If you thought that the iOS ecosystem was completely safe from scammy apps and malware, you would be wrong. Apple's App Store certainly has fewer incidences of scammy apps being put up for download by users than Google Play does because Apple checks apps out before they can be offered on the App Store.
Apple is now dealing with scammy apps that made it through review and leveraged the Touch ID platform to try and trick users into making payments they didn't want to authorize. Two apps were doing this with one called "Fitness Balance" and the other called "Calories Tracker." Both apps used the same tactic to steal money; they would claim that the user needed to place their finger on the Touch ID scanner for ten seconds to create a personalized diet and to perform other actions.
While the user had a finger placed on the Touch ID scanner, the app pops up a window requesting an in-app purchase of a sum of money, often $99.99. With the user already having their finger on the Touch ID fingerprint sensor, the request is approved almost immediately. The user doesn't have enough time to realize what the app is doing and stop the payment.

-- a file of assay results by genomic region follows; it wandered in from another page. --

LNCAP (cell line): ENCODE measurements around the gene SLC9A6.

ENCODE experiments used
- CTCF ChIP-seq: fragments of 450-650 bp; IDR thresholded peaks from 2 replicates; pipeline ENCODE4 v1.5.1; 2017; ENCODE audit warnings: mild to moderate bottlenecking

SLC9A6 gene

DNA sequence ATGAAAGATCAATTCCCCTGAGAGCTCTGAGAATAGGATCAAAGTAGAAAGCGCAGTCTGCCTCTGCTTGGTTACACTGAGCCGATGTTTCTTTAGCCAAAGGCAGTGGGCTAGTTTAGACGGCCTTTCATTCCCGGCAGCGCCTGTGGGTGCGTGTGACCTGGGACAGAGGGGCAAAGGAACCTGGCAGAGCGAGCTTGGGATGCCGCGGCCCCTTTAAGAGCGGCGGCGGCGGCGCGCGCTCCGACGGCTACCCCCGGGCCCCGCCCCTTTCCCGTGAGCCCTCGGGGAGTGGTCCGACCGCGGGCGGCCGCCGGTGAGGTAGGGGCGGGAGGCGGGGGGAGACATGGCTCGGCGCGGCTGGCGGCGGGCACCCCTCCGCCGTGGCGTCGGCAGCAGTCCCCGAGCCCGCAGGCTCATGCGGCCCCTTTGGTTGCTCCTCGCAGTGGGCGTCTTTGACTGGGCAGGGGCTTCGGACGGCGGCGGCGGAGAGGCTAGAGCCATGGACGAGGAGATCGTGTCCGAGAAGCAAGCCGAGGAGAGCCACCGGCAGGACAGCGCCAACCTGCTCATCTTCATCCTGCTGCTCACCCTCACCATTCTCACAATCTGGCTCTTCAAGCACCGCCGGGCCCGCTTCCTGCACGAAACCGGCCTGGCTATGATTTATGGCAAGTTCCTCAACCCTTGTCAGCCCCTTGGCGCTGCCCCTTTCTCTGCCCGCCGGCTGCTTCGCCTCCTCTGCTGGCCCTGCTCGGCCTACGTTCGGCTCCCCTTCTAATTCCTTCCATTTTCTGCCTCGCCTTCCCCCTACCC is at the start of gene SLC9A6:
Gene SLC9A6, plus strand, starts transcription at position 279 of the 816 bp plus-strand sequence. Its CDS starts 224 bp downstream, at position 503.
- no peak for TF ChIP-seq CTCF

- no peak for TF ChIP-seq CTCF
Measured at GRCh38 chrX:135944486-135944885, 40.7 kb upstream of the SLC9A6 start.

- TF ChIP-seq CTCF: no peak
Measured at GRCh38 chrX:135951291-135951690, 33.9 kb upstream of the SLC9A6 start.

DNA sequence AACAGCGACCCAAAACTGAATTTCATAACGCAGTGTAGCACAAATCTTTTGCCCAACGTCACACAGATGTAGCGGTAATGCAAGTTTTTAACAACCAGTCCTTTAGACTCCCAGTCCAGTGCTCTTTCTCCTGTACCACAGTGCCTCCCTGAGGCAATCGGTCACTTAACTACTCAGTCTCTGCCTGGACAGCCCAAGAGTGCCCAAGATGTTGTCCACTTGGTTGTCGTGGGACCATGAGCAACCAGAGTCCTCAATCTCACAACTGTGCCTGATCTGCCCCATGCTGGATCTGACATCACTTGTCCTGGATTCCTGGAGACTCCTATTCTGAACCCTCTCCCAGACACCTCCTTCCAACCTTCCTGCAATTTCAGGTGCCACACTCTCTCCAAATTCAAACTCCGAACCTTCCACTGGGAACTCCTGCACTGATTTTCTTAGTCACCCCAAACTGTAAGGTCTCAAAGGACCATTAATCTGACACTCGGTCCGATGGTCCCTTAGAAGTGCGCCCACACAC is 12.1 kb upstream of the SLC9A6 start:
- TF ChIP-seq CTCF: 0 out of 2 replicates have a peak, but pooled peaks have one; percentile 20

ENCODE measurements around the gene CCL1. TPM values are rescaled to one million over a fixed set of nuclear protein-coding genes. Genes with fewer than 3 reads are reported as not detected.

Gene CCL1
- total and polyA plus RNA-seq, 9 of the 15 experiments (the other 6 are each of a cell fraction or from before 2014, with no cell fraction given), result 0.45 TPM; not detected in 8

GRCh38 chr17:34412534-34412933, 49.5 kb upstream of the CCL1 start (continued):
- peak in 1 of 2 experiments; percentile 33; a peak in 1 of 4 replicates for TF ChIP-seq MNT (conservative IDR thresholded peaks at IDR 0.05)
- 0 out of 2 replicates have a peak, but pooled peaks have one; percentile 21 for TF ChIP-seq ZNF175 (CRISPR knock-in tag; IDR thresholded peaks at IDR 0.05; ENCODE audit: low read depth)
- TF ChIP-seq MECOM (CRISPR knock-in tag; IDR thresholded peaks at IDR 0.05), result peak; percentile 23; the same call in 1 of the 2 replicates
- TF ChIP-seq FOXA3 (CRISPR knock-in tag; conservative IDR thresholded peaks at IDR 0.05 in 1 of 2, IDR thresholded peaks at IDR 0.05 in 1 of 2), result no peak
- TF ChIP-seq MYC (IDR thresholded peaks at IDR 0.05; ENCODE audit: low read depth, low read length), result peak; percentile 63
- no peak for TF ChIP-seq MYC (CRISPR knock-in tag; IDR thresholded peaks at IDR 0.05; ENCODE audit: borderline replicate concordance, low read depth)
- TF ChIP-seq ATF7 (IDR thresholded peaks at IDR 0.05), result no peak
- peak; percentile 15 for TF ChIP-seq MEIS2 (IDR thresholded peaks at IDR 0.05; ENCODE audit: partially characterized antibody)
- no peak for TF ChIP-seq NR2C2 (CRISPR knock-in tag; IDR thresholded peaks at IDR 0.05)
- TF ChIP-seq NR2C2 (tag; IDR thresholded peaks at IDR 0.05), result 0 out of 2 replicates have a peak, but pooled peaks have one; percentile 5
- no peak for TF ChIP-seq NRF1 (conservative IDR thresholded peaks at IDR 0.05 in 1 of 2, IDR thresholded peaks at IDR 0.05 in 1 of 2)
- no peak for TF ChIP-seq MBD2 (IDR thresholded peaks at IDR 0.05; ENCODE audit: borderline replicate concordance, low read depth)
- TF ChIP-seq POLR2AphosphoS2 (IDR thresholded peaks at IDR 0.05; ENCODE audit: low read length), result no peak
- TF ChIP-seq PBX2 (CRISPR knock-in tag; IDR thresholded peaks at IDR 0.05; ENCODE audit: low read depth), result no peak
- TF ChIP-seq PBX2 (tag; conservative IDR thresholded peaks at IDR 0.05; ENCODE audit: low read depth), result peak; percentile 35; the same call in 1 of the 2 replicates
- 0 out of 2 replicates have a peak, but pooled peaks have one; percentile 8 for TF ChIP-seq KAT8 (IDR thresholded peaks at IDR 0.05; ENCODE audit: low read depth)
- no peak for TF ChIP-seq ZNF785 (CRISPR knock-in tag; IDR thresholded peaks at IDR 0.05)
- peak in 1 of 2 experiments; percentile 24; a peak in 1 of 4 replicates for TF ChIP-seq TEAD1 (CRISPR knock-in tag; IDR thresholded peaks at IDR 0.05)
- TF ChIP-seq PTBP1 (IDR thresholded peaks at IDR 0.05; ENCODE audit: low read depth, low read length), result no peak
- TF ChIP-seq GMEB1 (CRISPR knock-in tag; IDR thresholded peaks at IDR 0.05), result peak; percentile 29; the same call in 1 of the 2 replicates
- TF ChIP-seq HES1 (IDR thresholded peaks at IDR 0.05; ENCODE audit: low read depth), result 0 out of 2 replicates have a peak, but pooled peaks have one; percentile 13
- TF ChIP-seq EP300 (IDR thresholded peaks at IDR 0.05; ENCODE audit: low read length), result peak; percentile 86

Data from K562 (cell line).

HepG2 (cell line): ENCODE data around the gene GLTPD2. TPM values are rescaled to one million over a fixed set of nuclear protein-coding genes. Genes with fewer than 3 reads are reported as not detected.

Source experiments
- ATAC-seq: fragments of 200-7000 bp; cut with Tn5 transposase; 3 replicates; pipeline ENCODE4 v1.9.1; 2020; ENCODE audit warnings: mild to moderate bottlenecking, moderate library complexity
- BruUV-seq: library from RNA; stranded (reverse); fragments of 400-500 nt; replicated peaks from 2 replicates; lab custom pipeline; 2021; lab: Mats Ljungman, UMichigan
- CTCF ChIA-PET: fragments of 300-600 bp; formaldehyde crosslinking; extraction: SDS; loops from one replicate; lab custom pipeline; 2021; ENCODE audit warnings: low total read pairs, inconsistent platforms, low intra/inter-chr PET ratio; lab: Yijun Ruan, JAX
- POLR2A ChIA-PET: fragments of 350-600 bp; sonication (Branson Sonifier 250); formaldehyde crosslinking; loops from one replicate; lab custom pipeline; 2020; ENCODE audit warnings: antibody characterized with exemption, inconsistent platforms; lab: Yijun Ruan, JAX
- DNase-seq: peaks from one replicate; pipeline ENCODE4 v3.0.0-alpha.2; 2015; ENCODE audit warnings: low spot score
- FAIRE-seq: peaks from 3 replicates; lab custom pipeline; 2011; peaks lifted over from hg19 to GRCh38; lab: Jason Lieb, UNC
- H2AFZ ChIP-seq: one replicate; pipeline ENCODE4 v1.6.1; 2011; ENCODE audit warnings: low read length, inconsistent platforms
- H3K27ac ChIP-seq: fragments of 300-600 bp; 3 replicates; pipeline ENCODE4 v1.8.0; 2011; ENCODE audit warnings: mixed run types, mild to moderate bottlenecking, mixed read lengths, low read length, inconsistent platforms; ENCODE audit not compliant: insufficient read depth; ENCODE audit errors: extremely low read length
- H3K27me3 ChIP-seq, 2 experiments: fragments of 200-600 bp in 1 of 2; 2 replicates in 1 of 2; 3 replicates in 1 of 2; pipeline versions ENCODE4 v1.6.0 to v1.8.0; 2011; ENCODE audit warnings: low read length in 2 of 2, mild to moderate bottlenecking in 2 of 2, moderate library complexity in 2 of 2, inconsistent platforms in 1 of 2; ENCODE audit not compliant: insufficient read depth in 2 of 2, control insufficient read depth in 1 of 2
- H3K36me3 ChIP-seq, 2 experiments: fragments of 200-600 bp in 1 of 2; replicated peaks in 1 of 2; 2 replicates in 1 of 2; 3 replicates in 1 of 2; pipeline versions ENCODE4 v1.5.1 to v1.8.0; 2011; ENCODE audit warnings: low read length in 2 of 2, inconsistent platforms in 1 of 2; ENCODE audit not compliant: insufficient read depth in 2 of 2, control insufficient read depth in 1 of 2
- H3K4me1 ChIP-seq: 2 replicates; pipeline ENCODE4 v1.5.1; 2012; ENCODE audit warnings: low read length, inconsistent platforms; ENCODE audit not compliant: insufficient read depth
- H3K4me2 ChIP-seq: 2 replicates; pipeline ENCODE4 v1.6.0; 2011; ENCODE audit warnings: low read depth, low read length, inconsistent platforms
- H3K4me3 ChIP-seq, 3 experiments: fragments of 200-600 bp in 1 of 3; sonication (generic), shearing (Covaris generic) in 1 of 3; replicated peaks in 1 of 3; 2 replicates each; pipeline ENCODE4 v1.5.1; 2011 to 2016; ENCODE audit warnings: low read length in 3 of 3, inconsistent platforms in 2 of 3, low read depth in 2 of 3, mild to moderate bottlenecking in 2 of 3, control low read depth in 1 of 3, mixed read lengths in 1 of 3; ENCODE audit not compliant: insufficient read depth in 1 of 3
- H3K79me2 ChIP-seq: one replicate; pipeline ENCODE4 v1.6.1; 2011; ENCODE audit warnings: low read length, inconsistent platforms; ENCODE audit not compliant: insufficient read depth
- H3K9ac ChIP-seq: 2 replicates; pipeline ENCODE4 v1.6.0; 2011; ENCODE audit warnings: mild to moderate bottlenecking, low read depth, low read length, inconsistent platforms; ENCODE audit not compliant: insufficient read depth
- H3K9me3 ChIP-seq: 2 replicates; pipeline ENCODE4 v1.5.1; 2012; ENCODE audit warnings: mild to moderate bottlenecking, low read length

.@AppleSupport this app called Fitness Balance is trying to scam people out of $100+ dollars by tricking them into purchasing their in-app purchases. It is unacceptable this app managed to get on your App Store. pic.twitter.com/I68vwQoG86— Jacques Fourie (@Jac4e) November 29, 2018
Apple hasn't shed any light on how these scam apps made it through the review process or what users can do to stop apps from using this sort of fingerprint scam in the future. One user, Jacques Fourie, tagged Apple Support in a tweet he made about the scam. Apple Support replied to that tweet stating it would be reported to the appropriate team for review. That tweet is as close to an official comment as Apple has given.